Little free art: Help yourself concept spreads from books to canvas | News

FRANKFORT — Three new Little Free Art Galleries in downtown Frankfort build grassroot connections and inspire the community’s creative culture.

The Oliver Art Center initiative based on the Little Free Libraries concept fills mini street side galleries with original works by professional artists — and anyone moved to pick up a paint brush, make a small sculpture, weave a tiny textile or engage in any other visual art.

Artist works are freely given to the project and free to take.

“We’re trying to make art accessible to anyone at anytime and spread the word that art is for everyone,” said OAC Director Mercedes Michalowski.

The small-scale outdoor galleries slated for installation May 1 are hosted by Century 21 Northland at 408 Main Street, Benzie Shores District Library at 630 Main Street and Oliver Art Center at 132 Coast Guard Road.

Michalowski said the gallery trio adds an art walk experience through downtown Frankfort.

“It’s an opportunity for everyone to see and feel art,” she said. “It’s tangible and a nice bond.”

Frankfort joins several progressive communities, including Seattle, Wash., Madison Wis. and Ann Arbor in establishing tiny street galleries.

Frankfort’s community galleries were constructed by volunteer carpenters Brad Sprouse, Bob Crissman and Lou Cenname.

Cenname’s gallery is the largest of the three measuring 1.5-feet-wide-by-3-feet tall.

“I hope it’s inspirational for someone who has a flair for art,” he said.

Michalowski anticipates 24 artists to contribute to the spring artwork planting.

Frankfort business owner and abstract painter Mark Bowyer donated three pieces. Bowyer exhibits at several traditional galleries. His work was selected for the fall exhibition of The International Society of Experimental Artists on Mackinac Island.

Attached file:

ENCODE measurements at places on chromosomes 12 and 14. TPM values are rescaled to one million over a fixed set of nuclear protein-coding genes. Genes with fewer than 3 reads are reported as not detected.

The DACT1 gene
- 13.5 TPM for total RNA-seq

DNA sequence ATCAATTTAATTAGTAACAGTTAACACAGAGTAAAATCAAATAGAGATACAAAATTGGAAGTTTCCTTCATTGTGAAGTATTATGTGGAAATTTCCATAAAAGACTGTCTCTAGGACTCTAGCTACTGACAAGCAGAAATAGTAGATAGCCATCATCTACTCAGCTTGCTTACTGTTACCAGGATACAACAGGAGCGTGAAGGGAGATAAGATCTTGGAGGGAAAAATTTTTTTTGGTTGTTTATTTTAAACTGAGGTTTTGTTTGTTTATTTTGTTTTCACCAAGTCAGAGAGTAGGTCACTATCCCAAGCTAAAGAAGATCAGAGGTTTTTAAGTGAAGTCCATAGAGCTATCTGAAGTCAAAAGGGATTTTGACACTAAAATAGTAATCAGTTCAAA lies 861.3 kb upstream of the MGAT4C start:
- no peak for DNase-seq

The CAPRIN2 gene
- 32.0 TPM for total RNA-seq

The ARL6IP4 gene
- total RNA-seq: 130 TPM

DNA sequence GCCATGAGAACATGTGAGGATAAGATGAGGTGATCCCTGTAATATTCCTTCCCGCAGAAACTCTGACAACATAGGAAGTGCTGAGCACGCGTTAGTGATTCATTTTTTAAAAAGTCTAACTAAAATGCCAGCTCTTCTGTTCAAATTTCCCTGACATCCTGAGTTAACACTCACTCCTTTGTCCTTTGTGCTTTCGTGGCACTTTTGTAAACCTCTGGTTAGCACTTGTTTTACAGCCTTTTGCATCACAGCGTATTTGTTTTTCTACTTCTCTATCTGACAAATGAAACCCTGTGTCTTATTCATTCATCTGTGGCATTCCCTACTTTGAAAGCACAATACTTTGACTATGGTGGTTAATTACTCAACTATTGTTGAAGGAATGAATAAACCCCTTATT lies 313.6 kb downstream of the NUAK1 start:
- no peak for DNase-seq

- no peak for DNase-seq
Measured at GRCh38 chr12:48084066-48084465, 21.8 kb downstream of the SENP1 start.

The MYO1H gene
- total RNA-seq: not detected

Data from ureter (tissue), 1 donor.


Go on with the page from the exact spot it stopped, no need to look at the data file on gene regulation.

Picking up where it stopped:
Bowyer said Little Galleries play a unique role in elevating art. They draw people downtown, raise awareness of local talent and encourage creativity.

All ages, skill levels and mediums are welcome for the inclusive project.

“Everybody’s capable of making art,” Bowyer said. “It’s a matter of taking time to do it.”

Traverse City’s Theresa Youngman’s family has long been associated with the area. Her great-grandfather was a fresco painter from Germany who was commissioned in 1907 to decorate the Traverse City Courthouse.

Her grandfather Karl Ufer won honors for his painting at a 1916 exhibit at Park Place Hotel. Youngman offers her talents to the Little Free Galleries with the contribution of three acrylic floral paintings.

“Art means a lot to people,” she said. “It triggers something emotional in them.”

Youngman added, “I hope they find something that points to the beauty of nature and it gives them pause to appreciate that.”

Benzie Shores District Library Director Stacy Pasche plans to add art books and supplies to their Little Free Art Gallery to further spark enthusiasm and participation.

OAC is currently accepting works less than 12 inches in size for the galleries. Supporter Bags offered to the public for $10 help get art contributors started. Each bag contains a 4 by 4 blank canvas, four sheets of artists paper and four pots of paint.

Anyone wishing to contribute a work or offer a monetary donation for the Little Free Art Galleries may contact the Oliver Art Center at 231-352-4151.

“Even if people just walk by and smile, we’ve done our job,” Michalowski said.

“We’re trying to make art accessible to anyone at anytime and spread the word that art is for everyone …. It’s an opportunity for everyone to see and feel art. It’s tangible and a nice bond.” OAC Director Mercedes Michalowski

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